In a socially conservative country such as Georgia, antagonism to all things liberal can run deep. Resistance to non-traditional sexual and religious mores divides society. This in turn causes political tension and polarization and can drown out discussion of other problems the country is marred in. It very obviously damages the country’s reputation abroad, where the treatment of minorities is considered a key marker of democratic progress and readiness for further involvement in European institutions.
That is why this violence should also be seen from a broader perspective. It is a challenge to liberal ideas and ultimately to the liberal world order.
A country can be democratic, have a multiplicity of parties, active election campaigns, and other features characteristic of rule by popular consent. But democracies can also be ruled by illiberal methods, used for the preservation of political power, the denigration of opposing political forces, and most of all the use of religious and nationalist sentiments to raise or lower tensions.
It happens across Eurasia, and Georgia is no exception. These are hybrid democracies with nominally democratic rule. Armenia, Georgia, Kyrgyzstan, and others have increasingly more in common, despite geographic distance and cultural differences.
Hungary too has been treading this path. Its recent law banning the supposed propagation of LGBT+ materials in schools must be repealed, European Commission President Ursula von der Leyen said on July 7. “This legislation uses the protection of children . . . to discriminate against people because of their sexual orientation . . . It is a disgrace,” she said.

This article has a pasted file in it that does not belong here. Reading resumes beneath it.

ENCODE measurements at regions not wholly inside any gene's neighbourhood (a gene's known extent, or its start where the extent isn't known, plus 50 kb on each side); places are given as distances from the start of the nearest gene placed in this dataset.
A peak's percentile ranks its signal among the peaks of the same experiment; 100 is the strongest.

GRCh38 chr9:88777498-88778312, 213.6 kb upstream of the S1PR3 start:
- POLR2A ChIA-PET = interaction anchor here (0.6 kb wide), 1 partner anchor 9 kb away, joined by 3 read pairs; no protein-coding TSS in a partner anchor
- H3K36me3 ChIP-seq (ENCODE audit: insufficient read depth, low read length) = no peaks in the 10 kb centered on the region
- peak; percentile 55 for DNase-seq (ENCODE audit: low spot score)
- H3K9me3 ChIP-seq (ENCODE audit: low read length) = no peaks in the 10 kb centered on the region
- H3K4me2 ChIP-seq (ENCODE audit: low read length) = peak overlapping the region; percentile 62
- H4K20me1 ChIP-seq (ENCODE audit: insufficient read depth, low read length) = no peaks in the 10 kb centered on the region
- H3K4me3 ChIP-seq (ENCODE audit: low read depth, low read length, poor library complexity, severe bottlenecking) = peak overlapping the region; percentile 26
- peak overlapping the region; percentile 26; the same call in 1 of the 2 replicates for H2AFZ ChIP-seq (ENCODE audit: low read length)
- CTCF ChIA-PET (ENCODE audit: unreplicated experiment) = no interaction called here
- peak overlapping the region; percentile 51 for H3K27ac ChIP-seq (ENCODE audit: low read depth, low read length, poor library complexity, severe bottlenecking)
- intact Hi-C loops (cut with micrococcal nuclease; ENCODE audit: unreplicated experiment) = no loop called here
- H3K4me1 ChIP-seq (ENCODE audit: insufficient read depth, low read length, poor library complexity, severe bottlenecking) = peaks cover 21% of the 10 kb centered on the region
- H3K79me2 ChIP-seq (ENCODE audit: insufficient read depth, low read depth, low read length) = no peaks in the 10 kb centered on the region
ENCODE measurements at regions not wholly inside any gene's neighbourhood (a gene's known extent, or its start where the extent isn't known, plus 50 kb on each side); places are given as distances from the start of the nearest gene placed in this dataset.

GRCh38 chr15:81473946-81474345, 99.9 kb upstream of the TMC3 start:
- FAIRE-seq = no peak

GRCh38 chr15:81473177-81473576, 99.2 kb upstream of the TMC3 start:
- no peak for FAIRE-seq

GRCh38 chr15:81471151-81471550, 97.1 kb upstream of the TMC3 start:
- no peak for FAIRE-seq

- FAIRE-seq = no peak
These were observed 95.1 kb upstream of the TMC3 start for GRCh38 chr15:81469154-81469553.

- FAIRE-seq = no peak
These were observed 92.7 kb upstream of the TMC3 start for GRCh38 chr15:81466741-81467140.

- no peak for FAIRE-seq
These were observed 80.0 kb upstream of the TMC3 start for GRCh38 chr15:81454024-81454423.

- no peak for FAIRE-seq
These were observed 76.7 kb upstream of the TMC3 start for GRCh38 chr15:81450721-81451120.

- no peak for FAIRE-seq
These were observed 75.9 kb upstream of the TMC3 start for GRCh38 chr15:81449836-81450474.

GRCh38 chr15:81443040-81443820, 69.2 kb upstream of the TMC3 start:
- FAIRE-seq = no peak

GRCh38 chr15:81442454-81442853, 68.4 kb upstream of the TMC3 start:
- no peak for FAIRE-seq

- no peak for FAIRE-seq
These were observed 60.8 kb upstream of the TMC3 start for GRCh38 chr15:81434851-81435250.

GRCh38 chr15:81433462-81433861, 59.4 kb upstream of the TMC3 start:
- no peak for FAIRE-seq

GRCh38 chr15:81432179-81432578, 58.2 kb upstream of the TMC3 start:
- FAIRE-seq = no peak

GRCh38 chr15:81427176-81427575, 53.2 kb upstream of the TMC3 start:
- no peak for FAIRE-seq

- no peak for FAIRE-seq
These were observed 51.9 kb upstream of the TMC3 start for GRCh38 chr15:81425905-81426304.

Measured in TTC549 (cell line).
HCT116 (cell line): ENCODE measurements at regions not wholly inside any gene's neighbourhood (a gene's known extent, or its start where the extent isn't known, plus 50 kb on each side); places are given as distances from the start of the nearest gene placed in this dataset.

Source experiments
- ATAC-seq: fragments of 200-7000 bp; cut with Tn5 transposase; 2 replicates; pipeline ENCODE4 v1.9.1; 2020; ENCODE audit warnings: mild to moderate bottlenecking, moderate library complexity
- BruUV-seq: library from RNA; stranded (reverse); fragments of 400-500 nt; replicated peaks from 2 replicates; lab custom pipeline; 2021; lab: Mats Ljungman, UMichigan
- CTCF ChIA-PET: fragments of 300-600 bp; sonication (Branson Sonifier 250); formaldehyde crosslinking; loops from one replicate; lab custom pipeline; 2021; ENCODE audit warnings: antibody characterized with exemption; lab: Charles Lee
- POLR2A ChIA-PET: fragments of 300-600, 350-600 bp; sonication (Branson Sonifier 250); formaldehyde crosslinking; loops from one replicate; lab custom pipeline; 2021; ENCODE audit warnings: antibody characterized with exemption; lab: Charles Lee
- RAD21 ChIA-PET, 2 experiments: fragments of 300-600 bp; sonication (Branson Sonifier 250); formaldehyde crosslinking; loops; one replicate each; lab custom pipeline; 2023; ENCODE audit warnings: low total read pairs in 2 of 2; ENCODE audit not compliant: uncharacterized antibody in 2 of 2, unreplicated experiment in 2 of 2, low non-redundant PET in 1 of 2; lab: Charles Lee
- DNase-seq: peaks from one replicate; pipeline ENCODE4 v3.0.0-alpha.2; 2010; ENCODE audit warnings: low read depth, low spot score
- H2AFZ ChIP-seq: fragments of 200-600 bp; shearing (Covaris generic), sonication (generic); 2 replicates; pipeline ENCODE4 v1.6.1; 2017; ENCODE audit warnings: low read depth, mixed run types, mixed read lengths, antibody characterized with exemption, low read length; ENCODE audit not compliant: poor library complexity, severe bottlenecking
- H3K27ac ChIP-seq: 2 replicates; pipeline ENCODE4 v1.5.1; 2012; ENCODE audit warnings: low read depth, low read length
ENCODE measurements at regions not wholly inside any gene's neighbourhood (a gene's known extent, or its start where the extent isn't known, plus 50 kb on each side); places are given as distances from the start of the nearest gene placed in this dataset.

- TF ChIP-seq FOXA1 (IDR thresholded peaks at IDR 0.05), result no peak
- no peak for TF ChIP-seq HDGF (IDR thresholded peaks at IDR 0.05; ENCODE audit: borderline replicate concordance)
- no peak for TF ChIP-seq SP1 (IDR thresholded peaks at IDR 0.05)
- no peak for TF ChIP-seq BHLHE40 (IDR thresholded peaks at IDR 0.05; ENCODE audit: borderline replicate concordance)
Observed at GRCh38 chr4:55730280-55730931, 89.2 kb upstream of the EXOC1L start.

One of the defining features of illiberalism is agility in appropriating ideas on state governance and molding them to the illiberal agenda.
It is true that a mere 30 years since the collapse of the Soviet Union is not enough to have built a truly liberal democratic state. Generations born and raised in the Soviet period or in the troubled 1990s still dominate the political landscape. This means that a different worldview still prevails. It favors democratic development but is also violently nationalistic in opposing liberal state-building.
Georgia’s growing illiberalism has to be understood in the context of the Russian gravitational pull. Blaming all the internal problems of Russia’s neighbors has become mainstream thinking among opposition politicians, NGOs, and sometimes even government figures. Exaggeration is commonplace, but when looking at the illiberal challenge from a long-term perspective, it becomes clear where Russia has succeeded in its illiberal goals. It is determined to stop Georgia from joining NATO and the EU. Partly as a result, the process drags on and this causes friction across society. Belief in the ultimate success of the liberal agenda is meanwhile undermined and alternatives are sought. Hybrid illiberal governments are the most plausible development. The next stage could well be a total abandonment of Euro-Atlantic aspirations.
Indeed what seemed irrevocable now seems probable, if not real. Pushback against Georgia’s Euro-Atlantic choice is growing stronger. Protesters in front of the parliament in central Tbilisi violently brought tore the EU flag. Twice.
The message of anti-liberal groups has also been evolving. There has been significant growth in their messaging. The anti-pride sentiment is evolving into a wider resistance to the Western way of life and Georgia’s Western foreign policy path, perhaps because it is easily attacked and misrepresented.
To deal with this, Western support is important, but much depends on Georgian governments and the population at large. A pushback against radicalism and anti-liberalism should come in the guise of time and resources for the development of stronger and currently faltering institutions. Urgency in addressing these problems has never been higher — internal and foreign challenges converge and present a fundamental challenge to what Georgia has been pursuing since the days of Eduard Shevardnadze – the Western path to development.
Author’s note: first published at cepa